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Review: Sapphire Radeon R9 390X Tri-X

by Tarinder Sandhu on 23 June 2015, 18:00

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AMD reinvigorated its Radeon R7 and R9 discrete graphics card line-up just last week with the launch of the 300 series. The five new GPUs have already been taken on by the company's add-in board partners and released into the retail wild. Usually, a new family of graphics cards intimates new design, but such is the relatively modest progress of GPU development that these cards are based almost entirely on their 200-series predecessors.

For example, the R9 390X is largely a speed-bumped version of the R9 290X, the R9 390 offers the same minor boost over the R9 290, and so on. A full explanation can be found in a previous article located here.

Yet it remains sensible to take a look at a retail implementation of the R9 390X because, according to AMD, the performance uplift over 290X is enough for the GPU to ruffle the feathers of competitor Nvidia's GTX 980. Looking to spend about £350 on a graphics update? You need to evaluate whether the R9 390X has enough going for it to merit attention.

Sapphire is the best-known of AMD's partners and its Tri-X has proven to be efficient and capable. Strapped on top of the new R9 390X GPU, let's see if it's a winning combination.

Sapphire now splits its premium air cooling line into the Nitro, Tri-X, Vapor-X and Toxic families. Tri-X has historically offered a good compromise between cooling, noise and overall cost so it makes sense to equip it on the 390X board. Indeed, at the time of writing, it's the only cooling option offered on this new GPU.

Tri-X, as the name suggests, features three 90mm fans that stretch out over the 12in cooler which overhangs the edge of the PCB by a considerable margin. Improvements have been made over time as it now features dual ball bearings in each fan and an updated version of the Intelligent Fan Control feature that now turns the fans off completely under basic Windows load - previous versions turned the outer two off and left the central spinner in operation.

The well-built card fits into a dual-slot form factor, and power is sourced through two 8-pin connectors on the far side. Sapphire certainly believes that bigger is better for cooling by outfitting the heatsink with three 10mm heatpipes that run horizontally across the cooler. It's a significant beastie, too, tipping the scales at 1,050g. As is normal, the company includes black diamond chokes and long-life caps on this reference-beating model.

An aggressive cooler lends an air of expectancy for the frequencies so it's disappointing to see Sapphire inch the core clock up by just 5MHz, to 1,055MHz. You'll see later on that the core is capable of considerably more and competitors are making the most of this headroom by shipping their cards at up to 1,100MHz. The Tri-X leaves the memory at a default 6,000MHz, as well, meaning this is about as conservative as a Sapphire-branded card gets. Do be aware that the new 39x series are equipped with a standard 8GB of memory, double that of the previous generation, along with some extra driver-related features such as frame-rate control and virtual super resolution.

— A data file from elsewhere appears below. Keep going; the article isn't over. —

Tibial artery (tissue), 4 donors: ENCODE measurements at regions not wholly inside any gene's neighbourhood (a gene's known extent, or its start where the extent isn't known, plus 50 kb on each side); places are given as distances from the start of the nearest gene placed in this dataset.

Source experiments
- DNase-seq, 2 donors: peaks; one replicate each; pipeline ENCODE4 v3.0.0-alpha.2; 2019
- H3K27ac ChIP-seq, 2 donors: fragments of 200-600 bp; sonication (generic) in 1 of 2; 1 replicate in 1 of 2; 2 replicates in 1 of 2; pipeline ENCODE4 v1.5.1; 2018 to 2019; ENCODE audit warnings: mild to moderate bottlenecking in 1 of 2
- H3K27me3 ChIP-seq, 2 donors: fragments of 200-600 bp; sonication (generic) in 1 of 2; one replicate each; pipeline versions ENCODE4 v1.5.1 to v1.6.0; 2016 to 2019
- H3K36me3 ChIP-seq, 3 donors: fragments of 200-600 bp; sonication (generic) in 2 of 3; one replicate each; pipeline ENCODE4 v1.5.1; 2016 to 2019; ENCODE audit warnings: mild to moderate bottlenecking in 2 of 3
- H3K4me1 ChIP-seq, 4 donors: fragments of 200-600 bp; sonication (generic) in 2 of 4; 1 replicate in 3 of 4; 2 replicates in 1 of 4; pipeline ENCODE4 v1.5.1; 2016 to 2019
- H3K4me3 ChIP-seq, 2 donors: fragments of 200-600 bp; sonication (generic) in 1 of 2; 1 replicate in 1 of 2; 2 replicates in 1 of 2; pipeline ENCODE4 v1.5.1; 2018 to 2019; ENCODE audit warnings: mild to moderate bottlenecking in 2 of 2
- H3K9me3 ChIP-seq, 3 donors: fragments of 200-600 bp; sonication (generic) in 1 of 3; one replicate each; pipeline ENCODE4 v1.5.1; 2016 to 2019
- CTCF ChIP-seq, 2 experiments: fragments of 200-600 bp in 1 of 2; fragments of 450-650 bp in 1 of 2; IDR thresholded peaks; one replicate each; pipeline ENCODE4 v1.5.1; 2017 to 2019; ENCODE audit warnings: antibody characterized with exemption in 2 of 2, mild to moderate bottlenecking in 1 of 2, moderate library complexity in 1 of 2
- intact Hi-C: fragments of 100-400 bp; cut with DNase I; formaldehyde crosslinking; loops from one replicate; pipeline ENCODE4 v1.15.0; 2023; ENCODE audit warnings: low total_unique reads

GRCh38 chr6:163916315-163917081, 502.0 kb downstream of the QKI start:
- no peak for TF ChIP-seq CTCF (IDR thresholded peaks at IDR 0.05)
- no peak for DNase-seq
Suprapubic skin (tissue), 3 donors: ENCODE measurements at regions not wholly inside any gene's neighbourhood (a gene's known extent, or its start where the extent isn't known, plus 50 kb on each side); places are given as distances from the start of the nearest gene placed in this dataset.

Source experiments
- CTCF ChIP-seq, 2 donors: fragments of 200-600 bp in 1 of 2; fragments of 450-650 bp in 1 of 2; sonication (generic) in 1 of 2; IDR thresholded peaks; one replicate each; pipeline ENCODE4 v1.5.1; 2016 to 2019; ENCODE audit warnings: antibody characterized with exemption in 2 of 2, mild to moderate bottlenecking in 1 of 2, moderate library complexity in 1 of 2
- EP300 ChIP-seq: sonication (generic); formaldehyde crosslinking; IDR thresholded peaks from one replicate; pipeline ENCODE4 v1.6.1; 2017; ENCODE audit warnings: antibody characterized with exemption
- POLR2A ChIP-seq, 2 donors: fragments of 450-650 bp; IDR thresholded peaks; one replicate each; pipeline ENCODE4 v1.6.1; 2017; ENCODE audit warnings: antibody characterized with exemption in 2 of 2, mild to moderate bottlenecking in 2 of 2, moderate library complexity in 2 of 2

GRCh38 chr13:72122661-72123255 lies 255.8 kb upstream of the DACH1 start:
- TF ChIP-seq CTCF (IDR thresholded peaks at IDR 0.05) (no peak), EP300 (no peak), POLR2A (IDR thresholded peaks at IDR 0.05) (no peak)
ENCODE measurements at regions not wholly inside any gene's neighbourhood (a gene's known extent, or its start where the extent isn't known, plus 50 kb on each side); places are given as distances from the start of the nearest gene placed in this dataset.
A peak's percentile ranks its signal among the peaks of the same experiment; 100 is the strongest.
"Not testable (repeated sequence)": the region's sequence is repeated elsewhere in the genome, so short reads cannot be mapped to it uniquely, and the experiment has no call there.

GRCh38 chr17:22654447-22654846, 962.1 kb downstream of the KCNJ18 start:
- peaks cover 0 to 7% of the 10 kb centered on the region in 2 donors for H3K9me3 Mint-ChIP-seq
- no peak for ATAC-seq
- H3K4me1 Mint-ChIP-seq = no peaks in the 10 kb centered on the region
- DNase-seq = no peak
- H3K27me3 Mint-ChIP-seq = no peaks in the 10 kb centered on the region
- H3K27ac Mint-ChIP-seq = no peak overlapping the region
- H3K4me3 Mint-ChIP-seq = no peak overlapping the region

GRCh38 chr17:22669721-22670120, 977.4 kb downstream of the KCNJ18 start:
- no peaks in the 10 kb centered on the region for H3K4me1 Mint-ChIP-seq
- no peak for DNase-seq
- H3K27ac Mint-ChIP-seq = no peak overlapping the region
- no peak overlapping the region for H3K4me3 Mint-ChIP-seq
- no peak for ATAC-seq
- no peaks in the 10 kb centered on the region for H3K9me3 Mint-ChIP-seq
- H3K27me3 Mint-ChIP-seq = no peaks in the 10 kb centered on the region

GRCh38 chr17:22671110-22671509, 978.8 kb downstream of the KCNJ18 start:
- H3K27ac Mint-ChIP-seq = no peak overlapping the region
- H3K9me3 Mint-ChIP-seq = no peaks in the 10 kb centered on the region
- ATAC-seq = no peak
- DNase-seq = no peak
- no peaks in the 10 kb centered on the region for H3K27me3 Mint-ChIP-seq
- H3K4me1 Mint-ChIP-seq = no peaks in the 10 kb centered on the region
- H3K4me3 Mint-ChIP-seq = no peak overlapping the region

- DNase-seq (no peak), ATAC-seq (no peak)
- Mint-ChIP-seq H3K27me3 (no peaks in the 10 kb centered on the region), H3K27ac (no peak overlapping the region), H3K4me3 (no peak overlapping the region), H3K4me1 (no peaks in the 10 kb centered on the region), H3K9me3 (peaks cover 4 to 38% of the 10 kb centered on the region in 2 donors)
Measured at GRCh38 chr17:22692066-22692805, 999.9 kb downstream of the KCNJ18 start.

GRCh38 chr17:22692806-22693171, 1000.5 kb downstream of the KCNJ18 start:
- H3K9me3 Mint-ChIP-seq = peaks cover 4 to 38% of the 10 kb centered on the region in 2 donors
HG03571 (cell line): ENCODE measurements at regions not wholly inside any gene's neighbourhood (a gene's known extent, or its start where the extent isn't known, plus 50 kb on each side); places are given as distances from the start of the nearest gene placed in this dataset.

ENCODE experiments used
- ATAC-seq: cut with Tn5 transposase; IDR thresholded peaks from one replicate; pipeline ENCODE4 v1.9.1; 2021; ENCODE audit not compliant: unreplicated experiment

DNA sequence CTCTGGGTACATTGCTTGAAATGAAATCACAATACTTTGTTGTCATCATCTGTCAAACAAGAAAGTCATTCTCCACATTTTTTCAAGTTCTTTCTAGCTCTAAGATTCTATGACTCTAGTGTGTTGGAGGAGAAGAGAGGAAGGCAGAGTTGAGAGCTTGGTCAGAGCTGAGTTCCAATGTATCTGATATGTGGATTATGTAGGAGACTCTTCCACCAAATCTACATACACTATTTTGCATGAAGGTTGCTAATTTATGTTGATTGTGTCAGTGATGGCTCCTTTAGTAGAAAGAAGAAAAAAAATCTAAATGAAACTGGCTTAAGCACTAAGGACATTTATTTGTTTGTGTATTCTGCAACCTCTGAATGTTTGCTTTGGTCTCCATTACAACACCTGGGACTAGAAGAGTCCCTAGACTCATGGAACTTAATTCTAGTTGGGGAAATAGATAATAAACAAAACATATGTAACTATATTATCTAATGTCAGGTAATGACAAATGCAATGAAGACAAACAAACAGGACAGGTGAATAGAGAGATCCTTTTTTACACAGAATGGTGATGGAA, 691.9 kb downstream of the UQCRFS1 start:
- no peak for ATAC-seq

Previous premium models have often featured a heavyweight backplate that acts as a heatsink and a means by which to make the card more rigid. This new Tri-X cooler has an integrated card-wide heatsink that is now fully screwed into the PCB at multiple points removing the need for such a backplate, and this plate, which makes good contact with the PCB, covers the memory, VRMs and other hot-running components, too. Our hands-on examination reveals that it's all held together well enough.

You may just be able to see a button on the right-hand side. Its purpose is to enable dual BIOSes on this card, flitting between regular and UEFI compliance for faster booting on compatible systems.

Most of the air is vented out of the sides of the card rather than through the rear so there's no real reason to have a wide exhaust on the back. Dual-link DVI is augmented with three DisplayPort 1.2a and HDMI 1.4a. It's a shame that the newer v2.0 of the spec isn't supported, enabling 4K60 from popular HDMI. As an aside, it's a shame that AMD isn't extending the Radeon Rewards game bundle to this new range, particularly as they're more expensive than the eligible 2x0-series cards they replace.

Sapphire backs the card with a two-year warranty which falls a year short when compared to the cover offered on MSI and Asus rival cards. Pricing, though, is competitive, with the model being widely available for £345. Question is, is R9 390X really as fast as GTX 980?